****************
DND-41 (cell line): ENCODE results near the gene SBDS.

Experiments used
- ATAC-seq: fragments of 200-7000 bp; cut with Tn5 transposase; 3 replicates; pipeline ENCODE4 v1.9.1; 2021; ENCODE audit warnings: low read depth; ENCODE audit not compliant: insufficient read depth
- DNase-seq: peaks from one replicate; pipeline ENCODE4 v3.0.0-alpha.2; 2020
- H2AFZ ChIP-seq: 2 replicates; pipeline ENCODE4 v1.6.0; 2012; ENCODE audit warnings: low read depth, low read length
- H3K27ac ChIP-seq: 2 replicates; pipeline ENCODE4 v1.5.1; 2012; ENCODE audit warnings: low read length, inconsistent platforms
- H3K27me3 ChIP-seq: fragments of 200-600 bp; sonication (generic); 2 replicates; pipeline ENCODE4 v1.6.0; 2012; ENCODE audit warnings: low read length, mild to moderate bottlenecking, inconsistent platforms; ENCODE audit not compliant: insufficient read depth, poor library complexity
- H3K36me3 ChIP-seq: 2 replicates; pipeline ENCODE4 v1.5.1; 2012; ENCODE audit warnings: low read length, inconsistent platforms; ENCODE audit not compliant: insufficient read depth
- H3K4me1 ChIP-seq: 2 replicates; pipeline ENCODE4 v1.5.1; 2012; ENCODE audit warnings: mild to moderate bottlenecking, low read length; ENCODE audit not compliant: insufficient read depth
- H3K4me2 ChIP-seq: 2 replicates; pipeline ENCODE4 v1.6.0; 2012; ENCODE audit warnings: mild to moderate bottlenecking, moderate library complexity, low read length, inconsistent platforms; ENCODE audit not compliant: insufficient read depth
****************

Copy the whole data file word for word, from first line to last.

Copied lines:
DND-41 (cell line): ENCODE results near the gene SBDS.

Experiments used
- ATAC-seq: fragments of 200-7000 bp; cut with Tn5 transposase; 3 replicates; pipeline ENCODE4 v1.9.1; 2021; ENCODE audit warnings: low read depth; ENCODE audit not compliant: insufficient read depth
- DNase-seq: peaks from one replicate; pipeline ENCODE4 v3.0.0-alpha.2; 2020
- H2AFZ ChIP-seq: 2 replicates; pipeline ENCODE4 v1.6.0; 2012; ENCODE audit warnings: low read depth, low read length
- H3K27ac ChIP-seq: 2 replicates; pipeline ENCODE4 v1.5.1; 2012; ENCODE audit warnings: low read length, inconsistent platforms
- H3K27me3 ChIP-seq: fragments of 200-600 bp; sonication (generic); 2 replicates; pipeline ENCODE4 v1.6.0; 2012; ENCODE audit warnings: low read length, mild to moderate bottlenecking, inconsistent platforms; ENCODE audit not compliant: insufficient read depth, poor library complexity
- H3K36me3 ChIP-seq: 2 replicates; pipeline ENCODE4 v1.5.1; 2012; ENCODE audit warnings: low read length, inconsistent platforms; ENCODE audit not compliant: insufficient read depth
- H3K4me1 ChIP-seq: 2 replicates; pipeline ENCODE4 v1.5.1; 2012; ENCODE audit warnings: mild to moderate bottlenecking, low read length; ENCODE audit not compliant: insufficient read depth
- H3K4me2 ChIP-seq: 2 replicates; pipeline ENCODE4 v1.6.0; 2012; ENCODE audit warnings: mild to moderate bottlenecking, moderate library complexity, low read length, inconsistent platforms; ENCODE audit not compliant: insufficient read depth